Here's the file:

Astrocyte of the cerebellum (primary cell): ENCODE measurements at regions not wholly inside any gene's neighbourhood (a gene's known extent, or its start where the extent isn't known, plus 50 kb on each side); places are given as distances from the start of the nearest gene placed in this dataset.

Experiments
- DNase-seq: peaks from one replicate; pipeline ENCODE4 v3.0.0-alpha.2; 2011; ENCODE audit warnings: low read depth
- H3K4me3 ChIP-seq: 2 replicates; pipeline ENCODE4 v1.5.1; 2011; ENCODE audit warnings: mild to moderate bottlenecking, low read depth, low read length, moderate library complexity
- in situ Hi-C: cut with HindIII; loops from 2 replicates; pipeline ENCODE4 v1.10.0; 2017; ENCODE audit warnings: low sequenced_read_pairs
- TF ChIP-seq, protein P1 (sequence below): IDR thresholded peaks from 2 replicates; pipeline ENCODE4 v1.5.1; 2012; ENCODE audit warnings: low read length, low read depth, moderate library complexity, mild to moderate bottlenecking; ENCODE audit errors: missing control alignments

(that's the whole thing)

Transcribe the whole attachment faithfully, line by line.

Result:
Astrocyte of the cerebellum (primary cell): ENCODE measurements at regions not wholly inside any gene's neighbourhood (a gene's known extent, or its start where the extent isn't known, plus 50 kb on each side); places are given as distances from the start of the nearest gene placed in this dataset.

Experiments
- DNase-seq: peaks from one replicate; pipeline ENCODE4 v3.0.0-alpha.2; 2011; ENCODE audit warnings: low read depth
- H3K4me3 ChIP-seq: 2 replicates; pipeline ENCODE4 v1.5.1; 2011; ENCODE audit warnings: mild to moderate bottlenecking, low read depth, low read length, moderate library complexity
- in situ Hi-C: cut with HindIII; loops from 2 replicates; pipeline ENCODE4 v1.10.0; 2017; ENCODE audit warnings: low sequenced_read_pairs
- TF ChIP-seq, protein P1 (sequence below): IDR thresholded peaks from 2 replicates; pipeline ENCODE4 v1.5.1; 2012; ENCODE audit warnings: low read length, low read depth, moderate library complexity, mild to moderate bottlenecking; ENCODE audit errors: missing control alignments